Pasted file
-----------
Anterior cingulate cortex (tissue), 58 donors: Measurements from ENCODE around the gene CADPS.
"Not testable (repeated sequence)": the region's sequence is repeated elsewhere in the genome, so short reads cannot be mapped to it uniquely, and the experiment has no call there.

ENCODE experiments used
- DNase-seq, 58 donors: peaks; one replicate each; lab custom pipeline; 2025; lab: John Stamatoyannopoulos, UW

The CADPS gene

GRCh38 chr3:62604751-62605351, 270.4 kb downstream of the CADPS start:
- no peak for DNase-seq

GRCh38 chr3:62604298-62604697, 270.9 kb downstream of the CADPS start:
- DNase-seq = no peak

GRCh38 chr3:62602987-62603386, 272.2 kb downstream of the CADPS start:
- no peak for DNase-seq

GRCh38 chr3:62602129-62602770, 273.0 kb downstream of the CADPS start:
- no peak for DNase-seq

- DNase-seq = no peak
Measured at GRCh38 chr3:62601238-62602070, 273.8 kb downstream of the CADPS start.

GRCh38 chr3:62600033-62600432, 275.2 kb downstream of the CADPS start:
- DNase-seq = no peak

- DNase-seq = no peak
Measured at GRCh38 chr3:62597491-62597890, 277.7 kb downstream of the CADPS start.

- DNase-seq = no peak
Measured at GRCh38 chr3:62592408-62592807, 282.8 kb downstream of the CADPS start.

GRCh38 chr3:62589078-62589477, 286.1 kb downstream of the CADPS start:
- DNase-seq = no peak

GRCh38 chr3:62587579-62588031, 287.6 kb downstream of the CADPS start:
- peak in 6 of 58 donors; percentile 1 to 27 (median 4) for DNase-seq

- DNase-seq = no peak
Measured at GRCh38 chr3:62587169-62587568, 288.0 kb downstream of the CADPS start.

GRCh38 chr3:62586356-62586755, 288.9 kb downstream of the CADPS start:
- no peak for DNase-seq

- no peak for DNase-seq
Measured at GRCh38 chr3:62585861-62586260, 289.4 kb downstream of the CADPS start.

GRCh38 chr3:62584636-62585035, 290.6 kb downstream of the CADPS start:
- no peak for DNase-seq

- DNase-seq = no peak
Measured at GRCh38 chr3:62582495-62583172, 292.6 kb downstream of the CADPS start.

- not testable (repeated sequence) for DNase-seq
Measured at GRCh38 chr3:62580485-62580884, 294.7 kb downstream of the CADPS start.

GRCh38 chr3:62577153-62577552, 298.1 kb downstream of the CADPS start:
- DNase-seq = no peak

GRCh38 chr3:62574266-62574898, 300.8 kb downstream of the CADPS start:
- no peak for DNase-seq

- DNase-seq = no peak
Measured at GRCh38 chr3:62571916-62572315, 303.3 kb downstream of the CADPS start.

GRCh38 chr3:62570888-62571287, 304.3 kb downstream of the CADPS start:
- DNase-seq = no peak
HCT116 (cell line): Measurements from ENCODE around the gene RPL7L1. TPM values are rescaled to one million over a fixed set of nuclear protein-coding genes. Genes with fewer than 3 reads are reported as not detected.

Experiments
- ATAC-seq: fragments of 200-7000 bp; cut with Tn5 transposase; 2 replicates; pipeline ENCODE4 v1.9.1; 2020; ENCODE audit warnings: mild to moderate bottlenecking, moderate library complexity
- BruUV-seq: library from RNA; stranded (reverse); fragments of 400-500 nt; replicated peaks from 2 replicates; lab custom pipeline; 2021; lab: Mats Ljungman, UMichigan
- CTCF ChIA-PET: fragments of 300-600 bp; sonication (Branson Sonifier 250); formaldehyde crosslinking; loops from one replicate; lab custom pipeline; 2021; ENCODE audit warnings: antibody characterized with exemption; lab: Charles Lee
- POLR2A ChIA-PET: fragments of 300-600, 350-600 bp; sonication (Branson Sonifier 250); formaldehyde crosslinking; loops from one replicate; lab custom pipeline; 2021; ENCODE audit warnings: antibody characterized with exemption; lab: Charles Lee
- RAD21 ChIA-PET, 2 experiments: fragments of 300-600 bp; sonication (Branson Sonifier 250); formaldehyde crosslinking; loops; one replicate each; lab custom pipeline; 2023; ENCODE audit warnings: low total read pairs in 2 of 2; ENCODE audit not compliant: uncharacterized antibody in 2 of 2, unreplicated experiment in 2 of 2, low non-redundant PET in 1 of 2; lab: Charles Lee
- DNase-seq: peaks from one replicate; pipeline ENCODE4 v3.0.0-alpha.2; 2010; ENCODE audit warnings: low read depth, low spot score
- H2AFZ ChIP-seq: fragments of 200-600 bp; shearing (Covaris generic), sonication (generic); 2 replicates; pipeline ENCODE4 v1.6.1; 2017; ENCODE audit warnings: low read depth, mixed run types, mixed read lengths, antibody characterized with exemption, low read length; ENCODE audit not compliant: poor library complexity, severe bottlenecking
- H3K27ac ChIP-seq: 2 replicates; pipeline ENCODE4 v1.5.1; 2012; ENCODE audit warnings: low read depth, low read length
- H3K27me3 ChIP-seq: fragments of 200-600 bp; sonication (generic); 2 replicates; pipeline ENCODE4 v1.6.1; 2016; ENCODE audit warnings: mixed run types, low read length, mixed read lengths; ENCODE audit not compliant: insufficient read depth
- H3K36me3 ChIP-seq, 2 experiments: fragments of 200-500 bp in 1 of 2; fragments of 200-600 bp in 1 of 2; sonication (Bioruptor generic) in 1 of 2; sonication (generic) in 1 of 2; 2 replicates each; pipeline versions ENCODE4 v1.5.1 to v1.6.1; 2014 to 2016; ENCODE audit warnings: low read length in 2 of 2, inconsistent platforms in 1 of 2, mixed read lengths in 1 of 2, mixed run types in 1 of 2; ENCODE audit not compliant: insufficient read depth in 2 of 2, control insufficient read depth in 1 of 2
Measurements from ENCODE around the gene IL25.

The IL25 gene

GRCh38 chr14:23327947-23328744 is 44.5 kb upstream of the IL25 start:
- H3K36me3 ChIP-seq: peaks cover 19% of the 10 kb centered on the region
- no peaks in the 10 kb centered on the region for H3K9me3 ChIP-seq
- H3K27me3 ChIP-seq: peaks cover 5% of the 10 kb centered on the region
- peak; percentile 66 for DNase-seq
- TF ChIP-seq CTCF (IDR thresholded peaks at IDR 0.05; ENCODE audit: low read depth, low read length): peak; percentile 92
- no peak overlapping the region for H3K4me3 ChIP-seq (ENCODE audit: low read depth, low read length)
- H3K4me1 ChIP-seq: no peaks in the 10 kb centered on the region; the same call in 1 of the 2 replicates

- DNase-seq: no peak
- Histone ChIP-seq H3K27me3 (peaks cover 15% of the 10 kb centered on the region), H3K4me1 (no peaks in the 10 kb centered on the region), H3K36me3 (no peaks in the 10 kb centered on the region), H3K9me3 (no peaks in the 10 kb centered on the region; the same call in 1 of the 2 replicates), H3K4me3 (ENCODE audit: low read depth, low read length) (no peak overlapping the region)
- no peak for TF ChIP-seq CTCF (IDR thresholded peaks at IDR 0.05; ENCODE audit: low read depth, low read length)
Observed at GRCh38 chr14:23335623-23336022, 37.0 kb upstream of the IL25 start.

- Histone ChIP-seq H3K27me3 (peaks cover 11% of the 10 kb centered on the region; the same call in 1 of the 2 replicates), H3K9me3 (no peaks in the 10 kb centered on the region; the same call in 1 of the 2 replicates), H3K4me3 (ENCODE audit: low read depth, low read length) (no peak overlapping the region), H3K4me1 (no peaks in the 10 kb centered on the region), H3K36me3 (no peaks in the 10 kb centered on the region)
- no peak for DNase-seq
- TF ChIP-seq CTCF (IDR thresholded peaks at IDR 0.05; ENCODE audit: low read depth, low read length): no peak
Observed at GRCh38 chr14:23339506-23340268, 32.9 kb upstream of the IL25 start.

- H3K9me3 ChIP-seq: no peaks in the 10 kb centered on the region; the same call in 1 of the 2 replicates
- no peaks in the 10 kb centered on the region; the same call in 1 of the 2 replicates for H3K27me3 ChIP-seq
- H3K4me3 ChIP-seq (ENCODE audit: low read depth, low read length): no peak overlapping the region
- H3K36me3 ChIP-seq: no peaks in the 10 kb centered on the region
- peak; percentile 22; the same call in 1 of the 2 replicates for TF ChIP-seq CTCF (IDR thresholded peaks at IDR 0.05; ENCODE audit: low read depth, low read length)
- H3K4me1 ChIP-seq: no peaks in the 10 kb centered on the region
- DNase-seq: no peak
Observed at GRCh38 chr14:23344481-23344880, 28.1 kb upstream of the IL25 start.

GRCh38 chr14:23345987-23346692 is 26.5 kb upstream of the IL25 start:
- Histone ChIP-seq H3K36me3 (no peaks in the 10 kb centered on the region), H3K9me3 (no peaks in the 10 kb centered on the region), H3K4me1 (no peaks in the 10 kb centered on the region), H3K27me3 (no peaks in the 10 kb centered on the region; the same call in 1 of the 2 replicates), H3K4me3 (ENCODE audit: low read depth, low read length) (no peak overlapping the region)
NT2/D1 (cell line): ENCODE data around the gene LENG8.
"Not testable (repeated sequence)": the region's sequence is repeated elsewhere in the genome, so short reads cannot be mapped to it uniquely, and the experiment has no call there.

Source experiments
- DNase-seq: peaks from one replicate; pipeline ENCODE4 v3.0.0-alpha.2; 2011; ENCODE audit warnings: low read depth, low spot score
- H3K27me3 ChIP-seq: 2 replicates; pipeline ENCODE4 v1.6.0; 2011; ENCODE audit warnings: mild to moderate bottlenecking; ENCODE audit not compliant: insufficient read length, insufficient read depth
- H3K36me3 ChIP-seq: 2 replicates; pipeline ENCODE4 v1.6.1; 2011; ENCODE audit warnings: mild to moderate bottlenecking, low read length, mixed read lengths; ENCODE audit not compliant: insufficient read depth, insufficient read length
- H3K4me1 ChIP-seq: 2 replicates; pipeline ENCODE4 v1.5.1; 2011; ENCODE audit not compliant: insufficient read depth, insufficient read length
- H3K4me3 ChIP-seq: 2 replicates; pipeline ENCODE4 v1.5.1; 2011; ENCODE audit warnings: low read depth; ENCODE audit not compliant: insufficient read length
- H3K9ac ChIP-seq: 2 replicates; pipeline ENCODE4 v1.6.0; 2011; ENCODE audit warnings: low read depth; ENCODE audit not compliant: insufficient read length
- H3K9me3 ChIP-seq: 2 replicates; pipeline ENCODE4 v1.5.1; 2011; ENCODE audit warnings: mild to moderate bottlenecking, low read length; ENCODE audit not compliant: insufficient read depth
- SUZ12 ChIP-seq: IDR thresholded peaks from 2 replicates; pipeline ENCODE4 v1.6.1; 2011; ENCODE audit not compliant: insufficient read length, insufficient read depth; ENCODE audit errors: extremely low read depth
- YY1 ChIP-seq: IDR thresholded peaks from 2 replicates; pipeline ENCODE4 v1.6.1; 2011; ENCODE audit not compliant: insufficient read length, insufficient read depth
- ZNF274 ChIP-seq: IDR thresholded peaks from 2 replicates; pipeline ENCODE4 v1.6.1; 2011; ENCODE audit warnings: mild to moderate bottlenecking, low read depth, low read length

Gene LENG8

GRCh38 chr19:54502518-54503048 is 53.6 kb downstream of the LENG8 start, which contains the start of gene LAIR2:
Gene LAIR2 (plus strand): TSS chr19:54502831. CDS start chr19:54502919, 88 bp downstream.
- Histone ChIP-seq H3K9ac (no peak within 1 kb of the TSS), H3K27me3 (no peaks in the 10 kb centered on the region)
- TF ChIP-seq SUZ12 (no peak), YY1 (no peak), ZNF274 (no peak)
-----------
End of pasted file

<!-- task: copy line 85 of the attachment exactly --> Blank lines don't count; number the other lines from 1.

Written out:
- Histone ChIP-seq H3K36me3 (no peaks in the 10 kb centered on the region), H3K9me3 (no peaks in the 10 kb centered on the region), H3K4me1 (no peaks in the 10 kb centered on the region), H3K27me3 (no peaks in the 10 kb centered on the region; the same call in 1 of the 2 replicates), H3K4me3 (ENCODE audit: low read depth, low read length) (no peak overlapping the region)